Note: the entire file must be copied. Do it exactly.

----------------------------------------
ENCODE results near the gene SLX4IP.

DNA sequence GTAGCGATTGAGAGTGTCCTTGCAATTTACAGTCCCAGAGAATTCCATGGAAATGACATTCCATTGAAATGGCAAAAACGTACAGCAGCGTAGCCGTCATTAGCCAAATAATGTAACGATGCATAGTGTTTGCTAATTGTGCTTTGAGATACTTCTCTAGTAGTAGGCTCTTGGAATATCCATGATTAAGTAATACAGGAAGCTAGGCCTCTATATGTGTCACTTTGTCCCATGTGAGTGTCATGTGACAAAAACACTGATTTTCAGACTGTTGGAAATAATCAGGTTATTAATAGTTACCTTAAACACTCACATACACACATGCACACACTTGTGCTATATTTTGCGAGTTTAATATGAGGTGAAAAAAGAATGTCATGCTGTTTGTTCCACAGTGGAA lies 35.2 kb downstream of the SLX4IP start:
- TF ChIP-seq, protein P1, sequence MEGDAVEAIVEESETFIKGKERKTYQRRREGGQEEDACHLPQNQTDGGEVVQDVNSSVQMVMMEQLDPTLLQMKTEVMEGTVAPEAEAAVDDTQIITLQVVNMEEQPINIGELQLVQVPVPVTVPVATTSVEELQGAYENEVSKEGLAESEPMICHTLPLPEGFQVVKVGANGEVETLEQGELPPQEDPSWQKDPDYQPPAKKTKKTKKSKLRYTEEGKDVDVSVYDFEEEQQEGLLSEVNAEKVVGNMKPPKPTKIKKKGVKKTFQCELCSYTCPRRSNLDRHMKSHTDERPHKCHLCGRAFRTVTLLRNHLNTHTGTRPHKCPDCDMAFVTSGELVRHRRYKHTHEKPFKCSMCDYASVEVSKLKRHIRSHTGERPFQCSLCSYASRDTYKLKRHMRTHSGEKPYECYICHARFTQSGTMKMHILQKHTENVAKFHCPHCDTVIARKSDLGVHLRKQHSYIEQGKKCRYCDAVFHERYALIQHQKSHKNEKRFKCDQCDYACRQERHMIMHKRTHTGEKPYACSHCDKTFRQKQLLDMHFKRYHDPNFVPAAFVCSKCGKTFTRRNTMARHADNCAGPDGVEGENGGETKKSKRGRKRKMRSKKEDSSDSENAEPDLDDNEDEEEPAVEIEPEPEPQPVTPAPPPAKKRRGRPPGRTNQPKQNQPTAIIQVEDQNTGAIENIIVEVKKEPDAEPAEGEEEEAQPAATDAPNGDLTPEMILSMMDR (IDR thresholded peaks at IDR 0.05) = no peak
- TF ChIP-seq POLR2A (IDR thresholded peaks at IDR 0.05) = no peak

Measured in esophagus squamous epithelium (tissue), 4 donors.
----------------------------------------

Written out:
ENCODE results near the gene SLX4IP.

DNA sequence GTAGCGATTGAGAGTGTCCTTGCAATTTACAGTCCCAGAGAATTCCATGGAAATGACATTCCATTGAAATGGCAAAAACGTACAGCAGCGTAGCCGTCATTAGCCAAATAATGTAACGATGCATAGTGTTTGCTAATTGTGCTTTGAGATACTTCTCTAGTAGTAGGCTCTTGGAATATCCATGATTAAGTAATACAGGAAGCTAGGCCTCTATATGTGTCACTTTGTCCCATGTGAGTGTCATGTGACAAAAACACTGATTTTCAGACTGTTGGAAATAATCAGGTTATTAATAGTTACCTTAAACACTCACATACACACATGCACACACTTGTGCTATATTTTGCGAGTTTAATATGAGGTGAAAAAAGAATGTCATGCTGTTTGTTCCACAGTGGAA lies 35.2 kb downstream of the SLX4IP start:
- TF ChIP-seq, protein P1, sequence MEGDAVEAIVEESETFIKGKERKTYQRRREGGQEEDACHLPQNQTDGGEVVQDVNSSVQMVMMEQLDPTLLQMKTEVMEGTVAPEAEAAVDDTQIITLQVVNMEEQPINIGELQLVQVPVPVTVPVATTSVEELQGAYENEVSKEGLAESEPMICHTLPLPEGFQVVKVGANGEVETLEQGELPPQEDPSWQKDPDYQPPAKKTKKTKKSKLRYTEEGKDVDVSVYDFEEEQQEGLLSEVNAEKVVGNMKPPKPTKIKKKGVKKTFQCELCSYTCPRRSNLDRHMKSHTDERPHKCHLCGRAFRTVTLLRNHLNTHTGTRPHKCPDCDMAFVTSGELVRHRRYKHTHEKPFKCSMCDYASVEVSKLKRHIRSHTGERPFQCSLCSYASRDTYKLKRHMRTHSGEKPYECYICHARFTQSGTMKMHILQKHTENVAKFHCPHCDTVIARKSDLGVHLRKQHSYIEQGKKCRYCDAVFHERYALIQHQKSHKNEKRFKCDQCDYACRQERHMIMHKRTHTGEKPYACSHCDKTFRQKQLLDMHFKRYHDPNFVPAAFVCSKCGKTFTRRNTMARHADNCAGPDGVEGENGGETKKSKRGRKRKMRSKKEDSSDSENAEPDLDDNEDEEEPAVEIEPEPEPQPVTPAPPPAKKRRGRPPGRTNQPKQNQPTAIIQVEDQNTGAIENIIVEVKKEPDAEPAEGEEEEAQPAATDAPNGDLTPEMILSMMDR (IDR thresholded peaks at IDR 0.05) = no peak
- TF ChIP-seq POLR2A (IDR thresholded peaks at IDR 0.05) = no peak

Measured in esophagus squamous epithelium (tissue), 4 donors.